Posted on Jul 01, 2014
# EXPRESS: Exploiting Runtime Resources in Reconfigurable Systems

## Why do we need runtime reconfiguration?

## The EXPRESS Approach

# Express tool

# Recent update

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Runtime reconfiguration is a technique exclusive to reconfigurable devices (such as FPGAs), to change circuits on the fly. Theoretically, this gives reconfigurable devices unlimited potential. I always like to use the example of the evolution from woodblock printing to movable printing to express the difference between customised circuits with and without reconfigurability.

Customised circuits are like the woodblock printing, where a wood block is prepared for a specific content. The customised circuits, whether implemented with ASIC chip or FPGAs, shows the maximum efficiency when the same circuit is used to process a large volume of data (similar to printing a significant amount of papers with the same content). Every time the application operations (printing content) change, a new customised circuit (woodblock) needs to be prepared.

With reconfigurability, customised circuits can reconfigure redundant circuits into active circuits, to support applications with varying operations to execute. Similar to the movable printing, small modules are used to construct the customised circuits, and the modules no longer needed are swapped with circuits for new operations to support. In other words, with reconfigurable devices, we can construct swap in and out new circuit modules to support various application operations, without changing the circuits from scratch.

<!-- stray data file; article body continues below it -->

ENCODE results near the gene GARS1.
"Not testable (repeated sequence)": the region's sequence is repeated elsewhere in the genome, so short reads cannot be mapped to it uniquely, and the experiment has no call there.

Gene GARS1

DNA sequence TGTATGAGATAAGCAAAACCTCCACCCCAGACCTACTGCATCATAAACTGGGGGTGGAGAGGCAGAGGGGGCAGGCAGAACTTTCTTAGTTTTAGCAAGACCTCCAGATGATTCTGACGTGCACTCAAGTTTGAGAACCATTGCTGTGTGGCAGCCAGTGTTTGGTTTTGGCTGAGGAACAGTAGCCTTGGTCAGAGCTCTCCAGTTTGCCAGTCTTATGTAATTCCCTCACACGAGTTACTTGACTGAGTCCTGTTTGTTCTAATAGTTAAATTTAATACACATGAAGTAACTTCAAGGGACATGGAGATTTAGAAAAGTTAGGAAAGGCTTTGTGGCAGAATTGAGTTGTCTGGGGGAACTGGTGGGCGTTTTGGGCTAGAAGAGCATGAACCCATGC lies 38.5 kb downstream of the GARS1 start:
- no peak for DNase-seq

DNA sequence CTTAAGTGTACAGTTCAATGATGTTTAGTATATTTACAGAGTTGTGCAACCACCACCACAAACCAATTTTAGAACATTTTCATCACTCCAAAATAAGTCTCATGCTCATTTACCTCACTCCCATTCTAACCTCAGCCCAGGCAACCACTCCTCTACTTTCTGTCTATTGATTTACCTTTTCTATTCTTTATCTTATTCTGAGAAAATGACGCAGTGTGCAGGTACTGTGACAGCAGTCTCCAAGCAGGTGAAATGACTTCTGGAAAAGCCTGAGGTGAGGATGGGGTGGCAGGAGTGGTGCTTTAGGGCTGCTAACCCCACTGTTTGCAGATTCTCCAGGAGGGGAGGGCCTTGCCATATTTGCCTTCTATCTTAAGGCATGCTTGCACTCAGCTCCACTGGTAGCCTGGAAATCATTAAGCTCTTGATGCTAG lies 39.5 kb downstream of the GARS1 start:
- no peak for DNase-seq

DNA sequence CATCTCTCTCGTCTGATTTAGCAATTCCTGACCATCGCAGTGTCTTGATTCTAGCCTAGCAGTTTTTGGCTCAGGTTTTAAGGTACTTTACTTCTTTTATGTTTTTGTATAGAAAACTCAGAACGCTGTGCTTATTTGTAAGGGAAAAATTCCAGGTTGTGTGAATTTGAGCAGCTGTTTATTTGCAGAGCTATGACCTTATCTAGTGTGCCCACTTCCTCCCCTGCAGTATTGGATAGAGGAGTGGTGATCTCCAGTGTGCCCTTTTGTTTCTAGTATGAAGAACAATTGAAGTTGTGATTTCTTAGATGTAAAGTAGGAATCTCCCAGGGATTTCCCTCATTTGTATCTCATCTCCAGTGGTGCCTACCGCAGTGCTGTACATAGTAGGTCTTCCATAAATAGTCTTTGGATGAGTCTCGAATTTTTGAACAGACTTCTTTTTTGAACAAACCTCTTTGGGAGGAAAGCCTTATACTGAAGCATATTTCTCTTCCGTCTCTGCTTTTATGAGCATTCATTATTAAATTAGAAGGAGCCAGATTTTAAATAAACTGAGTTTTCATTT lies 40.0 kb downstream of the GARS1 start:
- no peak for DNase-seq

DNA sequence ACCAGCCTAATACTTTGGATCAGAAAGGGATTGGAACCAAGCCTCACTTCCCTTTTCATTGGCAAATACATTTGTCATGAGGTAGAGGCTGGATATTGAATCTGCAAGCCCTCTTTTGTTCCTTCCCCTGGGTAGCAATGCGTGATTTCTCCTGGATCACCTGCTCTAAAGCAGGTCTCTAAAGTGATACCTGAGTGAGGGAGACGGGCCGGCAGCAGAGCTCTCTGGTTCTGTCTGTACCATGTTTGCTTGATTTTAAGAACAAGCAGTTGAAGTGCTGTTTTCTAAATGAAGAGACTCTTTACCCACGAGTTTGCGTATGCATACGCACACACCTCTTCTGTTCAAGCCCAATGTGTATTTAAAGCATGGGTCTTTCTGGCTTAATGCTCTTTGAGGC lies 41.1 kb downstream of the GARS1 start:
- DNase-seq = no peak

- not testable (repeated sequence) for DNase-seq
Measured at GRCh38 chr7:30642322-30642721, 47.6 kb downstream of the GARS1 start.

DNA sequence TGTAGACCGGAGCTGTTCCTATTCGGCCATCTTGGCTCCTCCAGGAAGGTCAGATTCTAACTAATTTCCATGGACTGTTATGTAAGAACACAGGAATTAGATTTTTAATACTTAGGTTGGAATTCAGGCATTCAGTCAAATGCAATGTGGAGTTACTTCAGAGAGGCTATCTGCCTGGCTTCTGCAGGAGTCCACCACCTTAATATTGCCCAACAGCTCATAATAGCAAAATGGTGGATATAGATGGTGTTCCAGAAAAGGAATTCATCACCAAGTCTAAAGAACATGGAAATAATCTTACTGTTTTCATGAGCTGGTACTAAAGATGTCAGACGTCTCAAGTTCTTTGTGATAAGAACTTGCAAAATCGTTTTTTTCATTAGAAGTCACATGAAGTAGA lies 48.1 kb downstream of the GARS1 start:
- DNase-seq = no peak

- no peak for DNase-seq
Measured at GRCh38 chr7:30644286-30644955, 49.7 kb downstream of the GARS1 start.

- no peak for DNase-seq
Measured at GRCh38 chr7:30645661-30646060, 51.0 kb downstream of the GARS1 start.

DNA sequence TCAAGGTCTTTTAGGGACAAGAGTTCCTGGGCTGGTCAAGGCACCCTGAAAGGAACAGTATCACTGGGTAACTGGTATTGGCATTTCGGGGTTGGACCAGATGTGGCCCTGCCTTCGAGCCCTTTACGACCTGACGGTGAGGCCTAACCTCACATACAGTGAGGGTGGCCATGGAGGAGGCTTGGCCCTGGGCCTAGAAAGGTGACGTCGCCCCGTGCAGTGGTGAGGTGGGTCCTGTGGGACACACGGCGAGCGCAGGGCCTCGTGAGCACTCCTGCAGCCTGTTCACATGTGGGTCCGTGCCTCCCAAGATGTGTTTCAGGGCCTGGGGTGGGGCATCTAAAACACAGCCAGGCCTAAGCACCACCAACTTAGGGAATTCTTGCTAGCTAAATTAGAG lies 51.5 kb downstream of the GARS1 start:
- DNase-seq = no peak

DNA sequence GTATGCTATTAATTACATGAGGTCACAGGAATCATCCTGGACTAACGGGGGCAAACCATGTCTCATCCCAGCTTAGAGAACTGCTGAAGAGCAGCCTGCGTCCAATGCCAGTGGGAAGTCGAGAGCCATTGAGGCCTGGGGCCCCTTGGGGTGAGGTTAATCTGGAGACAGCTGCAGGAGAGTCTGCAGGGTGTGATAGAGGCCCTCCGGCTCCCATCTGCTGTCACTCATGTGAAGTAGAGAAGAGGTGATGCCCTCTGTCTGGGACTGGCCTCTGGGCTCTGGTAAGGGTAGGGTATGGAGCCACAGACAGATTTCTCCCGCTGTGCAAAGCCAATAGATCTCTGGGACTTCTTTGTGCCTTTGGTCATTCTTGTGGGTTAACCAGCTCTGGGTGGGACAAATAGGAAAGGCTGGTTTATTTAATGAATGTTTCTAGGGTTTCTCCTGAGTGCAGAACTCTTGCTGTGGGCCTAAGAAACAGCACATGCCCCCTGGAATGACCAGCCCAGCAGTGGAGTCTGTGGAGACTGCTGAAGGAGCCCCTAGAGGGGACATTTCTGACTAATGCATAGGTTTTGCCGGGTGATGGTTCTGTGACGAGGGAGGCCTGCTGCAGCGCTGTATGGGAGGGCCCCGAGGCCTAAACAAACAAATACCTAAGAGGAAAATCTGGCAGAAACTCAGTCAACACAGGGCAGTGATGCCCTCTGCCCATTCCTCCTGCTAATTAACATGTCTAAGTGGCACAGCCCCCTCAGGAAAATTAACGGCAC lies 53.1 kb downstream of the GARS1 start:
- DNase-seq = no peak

The benefits for runtime reconfiguration can be demonstrated as an example below. In a static design (i.e. a design without runtime reconfiguration), all functions are mapped into reconfigurable fabrics and replicated as much as possible to optimise concurrency. However, limited by data dependency and mapping strategies, some computational resources can be left idle from time to time. This situation is shown in Figure~\ref{fig:mot}(b): there are four function units, each implementing respectively the function A, B, C and D in the dataflow graph in Figure 1(a). Given that each function takes n cycles, the entire computation would take 4n cycles. It is assumed that the application RDFG indicates each function consumes 1 resource unit, and computation within functions starts once the last output datum of the leading functions becomes available. For t=0..4n-1, several function units would become idle. How could run-time reconfiguration be used to reduce the number of cycles required for this computation?

One possibility involves reconfiguration of the idle function units to perform useful work. Let us assume that there is sufficient data independence in each function to enable linear speedup with additional function units: for k function units, the function takes n/k cycles to complete. So for k=1, it takes n cycles to complete the function as described before, and if k=n, it could potentially only take one cycle, although in practice, k is likely to be smaller than n.